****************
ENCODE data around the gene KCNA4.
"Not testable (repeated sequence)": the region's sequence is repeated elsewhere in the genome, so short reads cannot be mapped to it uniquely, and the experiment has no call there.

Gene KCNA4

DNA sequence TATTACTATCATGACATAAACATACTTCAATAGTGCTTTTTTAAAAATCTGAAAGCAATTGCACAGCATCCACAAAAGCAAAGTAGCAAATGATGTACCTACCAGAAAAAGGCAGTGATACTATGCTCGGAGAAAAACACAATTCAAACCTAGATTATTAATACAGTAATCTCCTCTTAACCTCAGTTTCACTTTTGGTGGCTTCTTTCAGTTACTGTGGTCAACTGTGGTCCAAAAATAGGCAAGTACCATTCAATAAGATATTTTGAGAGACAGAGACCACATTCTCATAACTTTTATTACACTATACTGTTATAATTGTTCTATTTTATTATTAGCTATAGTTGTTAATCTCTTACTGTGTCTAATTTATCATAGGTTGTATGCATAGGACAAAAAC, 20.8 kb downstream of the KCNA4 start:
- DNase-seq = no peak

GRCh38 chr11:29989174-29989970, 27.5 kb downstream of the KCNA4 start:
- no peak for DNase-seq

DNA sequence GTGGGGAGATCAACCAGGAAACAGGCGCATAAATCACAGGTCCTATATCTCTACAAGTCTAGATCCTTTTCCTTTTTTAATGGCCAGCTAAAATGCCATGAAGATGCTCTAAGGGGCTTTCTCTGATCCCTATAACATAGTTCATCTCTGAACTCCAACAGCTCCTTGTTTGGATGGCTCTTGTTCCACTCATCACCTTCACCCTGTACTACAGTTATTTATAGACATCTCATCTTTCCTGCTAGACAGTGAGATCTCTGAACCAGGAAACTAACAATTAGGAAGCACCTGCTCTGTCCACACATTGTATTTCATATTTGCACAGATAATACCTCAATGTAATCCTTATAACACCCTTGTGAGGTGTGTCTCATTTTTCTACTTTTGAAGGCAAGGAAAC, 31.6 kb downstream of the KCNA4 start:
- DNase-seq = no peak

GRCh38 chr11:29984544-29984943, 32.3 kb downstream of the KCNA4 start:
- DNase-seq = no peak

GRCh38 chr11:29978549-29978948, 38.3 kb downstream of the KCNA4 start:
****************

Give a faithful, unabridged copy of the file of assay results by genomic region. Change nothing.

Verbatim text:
ENCODE data around the gene KCNA4.
"Not testable (repeated sequence)": the region's sequence is repeated elsewhere in the genome, so short reads cannot be mapped to it uniquely, and the experiment has no call there.

Gene KCNA4

DNA sequence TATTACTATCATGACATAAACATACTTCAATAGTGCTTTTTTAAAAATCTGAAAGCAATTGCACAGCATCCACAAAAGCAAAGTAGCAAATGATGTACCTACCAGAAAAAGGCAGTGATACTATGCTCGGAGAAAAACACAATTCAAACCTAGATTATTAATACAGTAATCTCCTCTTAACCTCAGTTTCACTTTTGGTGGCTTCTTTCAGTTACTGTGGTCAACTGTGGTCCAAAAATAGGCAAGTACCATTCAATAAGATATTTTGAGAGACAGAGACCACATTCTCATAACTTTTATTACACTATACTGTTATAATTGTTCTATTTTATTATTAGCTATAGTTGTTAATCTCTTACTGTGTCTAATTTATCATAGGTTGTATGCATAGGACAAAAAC, 20.8 kb downstream of the KCNA4 start:
- DNase-seq = no peak

GRCh38 chr11:29989174-29989970, 27.5 kb downstream of the KCNA4 start:
- no peak for DNase-seq

DNA sequence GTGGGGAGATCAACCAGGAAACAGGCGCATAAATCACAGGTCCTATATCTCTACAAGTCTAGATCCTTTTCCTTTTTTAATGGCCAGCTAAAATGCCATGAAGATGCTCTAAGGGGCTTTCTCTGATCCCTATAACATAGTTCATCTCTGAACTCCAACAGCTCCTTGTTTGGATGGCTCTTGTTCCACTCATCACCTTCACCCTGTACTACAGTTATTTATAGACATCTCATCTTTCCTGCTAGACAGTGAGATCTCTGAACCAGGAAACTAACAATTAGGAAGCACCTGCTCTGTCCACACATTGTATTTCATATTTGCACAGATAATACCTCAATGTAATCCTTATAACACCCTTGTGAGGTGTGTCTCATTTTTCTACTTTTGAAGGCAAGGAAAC, 31.6 kb downstream of the KCNA4 start:
- DNase-seq = no peak

GRCh38 chr11:29984544-29984943, 32.3 kb downstream of the KCNA4 start:
- DNase-seq = no peak

GRCh38 chr11:29978549-29978948, 38.3 kb downstream of the KCNA4 start: